Marking time with God

I’m posting this in hopes that maybe one of you can offer some insight to my calendars quandry. Plural intended.

I’m not wrestling with the 365-day, 12-month calendar hanging on my kitchen wall and filling the pages of my Day-Timer. The calendars that don’t make sense to me are the calendar marking the cycle of feast and fast observance prescribed in the Old Testament and the calendar used by liturgical churches to mark the Christian year. Jesus celebrated the former, but within a few hundred years, an entirely new feast and fast cycle replaced it. The “gentile-ization” of the early church combined with rising anti-Semistism among some influential church leaders starting in the second century (and continuing in various corners of Christendom to this day) contributed to this shift.

The Christian year is divided into two sections – the first half of the year (or so) that begins today traces the life and ministry of Christ. The second half of the year is called “Ordinary Time” and gives liturgical communities an opportunity to explore what it means to be the church in the world.

The Jewish yearly cycle of observance tells the story of God’s redemptive work among his people. Jesus, who fulfilled the Law perfectly, participated in this cycle each of the 33 years of his beautiful life. It wasn’t just to check off a box on some heavenly punch list that marked his obedience. This cycle meant something. It still means something – and not just to Jewish people. I think it means something to each one of us who call ourselves followers of the Jewish Messiah, Jesus.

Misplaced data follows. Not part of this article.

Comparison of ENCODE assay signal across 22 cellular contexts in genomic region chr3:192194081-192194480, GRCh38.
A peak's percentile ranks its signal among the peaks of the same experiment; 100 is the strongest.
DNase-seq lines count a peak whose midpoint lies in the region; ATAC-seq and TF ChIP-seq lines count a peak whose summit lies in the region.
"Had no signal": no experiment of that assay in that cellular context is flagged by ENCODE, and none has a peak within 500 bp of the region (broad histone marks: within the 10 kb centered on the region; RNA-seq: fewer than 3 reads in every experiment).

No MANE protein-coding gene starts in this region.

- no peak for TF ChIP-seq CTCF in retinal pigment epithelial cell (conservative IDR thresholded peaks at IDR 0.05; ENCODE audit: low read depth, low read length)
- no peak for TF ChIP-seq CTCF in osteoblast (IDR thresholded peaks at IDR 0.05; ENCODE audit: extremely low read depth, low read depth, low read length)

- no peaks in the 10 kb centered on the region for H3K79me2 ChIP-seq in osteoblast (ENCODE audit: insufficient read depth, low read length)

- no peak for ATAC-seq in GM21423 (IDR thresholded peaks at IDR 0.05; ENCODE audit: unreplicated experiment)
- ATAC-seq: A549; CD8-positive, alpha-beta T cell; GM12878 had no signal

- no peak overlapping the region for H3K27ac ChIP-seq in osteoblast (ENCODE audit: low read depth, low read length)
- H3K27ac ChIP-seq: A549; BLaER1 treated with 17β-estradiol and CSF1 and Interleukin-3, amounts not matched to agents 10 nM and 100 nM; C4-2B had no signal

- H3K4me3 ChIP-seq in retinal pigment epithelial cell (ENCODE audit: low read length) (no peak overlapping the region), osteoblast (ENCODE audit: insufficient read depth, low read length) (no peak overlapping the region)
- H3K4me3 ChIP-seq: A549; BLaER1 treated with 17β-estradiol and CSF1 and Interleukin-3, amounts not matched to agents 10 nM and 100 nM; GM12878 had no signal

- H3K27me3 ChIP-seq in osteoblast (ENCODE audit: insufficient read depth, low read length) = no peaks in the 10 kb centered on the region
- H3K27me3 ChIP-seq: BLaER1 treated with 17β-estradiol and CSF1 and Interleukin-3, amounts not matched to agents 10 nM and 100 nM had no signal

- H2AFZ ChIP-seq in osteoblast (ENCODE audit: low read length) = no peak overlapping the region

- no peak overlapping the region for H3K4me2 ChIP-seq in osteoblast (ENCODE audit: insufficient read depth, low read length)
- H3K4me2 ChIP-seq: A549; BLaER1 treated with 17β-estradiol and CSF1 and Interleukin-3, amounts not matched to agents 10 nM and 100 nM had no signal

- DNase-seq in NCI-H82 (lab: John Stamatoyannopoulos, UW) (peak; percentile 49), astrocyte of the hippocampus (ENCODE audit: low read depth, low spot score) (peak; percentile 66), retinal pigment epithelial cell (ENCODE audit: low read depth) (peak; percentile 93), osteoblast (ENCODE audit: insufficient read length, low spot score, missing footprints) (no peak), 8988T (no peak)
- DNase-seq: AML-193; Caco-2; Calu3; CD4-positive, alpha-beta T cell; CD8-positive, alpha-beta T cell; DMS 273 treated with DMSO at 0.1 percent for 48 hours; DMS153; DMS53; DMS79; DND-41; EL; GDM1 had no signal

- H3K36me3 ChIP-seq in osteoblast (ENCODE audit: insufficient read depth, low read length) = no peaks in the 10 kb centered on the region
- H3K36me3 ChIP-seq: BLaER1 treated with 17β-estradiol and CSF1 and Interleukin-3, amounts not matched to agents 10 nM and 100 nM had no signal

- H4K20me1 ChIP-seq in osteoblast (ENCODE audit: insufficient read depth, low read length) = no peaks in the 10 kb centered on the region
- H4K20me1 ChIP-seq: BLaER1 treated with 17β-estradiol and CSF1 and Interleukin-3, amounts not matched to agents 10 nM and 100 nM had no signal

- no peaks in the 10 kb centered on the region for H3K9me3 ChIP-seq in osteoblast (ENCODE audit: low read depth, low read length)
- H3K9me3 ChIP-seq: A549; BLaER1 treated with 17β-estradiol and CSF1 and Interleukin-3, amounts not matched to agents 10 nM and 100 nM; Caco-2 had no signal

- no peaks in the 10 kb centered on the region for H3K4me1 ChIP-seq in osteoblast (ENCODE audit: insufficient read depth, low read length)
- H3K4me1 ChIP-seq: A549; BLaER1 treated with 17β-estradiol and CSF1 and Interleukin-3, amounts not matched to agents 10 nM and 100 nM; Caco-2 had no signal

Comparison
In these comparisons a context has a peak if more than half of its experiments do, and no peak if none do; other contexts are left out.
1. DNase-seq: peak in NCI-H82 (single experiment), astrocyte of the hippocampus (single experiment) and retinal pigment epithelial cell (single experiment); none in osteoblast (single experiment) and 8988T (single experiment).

I understand that this cycle was given to the Jewish people and to those from among the other nations who’d embraced their God. And I understand a bit of the history of how the Christian year diverged from this cycle. The springtime Jewish feasts are those most closely synced in time to the Christian Holy Week events and Shavu’ot/Pentecost.

I can honor the Christian liturgical cycle (I even have an article in a devotional Bible designed around the Christian year.) But I can’t get away from the fact that this cycle designed to honor Christ is pasted over the one given us by his Father.

I created this chart (link below) to lay the two cycles of observance next to one another. I added a bit more detail about the Jewish feast cycle because I’m guessing most of you reading this may know less about this one than the church year. There are all sorts of intricacies that don’t allow these to be quite so tidy as my chart suggests (lunar calendars and leap years and random popes), but this is a simple place to start a conversation or two. I looked for something less Michelle-generated on Ye Olde Interwebs, but to no avail.

So – click on the “calendars” link below, skim my fancy-schmancy chart, and share your observations. I’d love your thoughts on this subject.

Have you ever considered what kind of story one calendar or the other tells us about God and ourselves?



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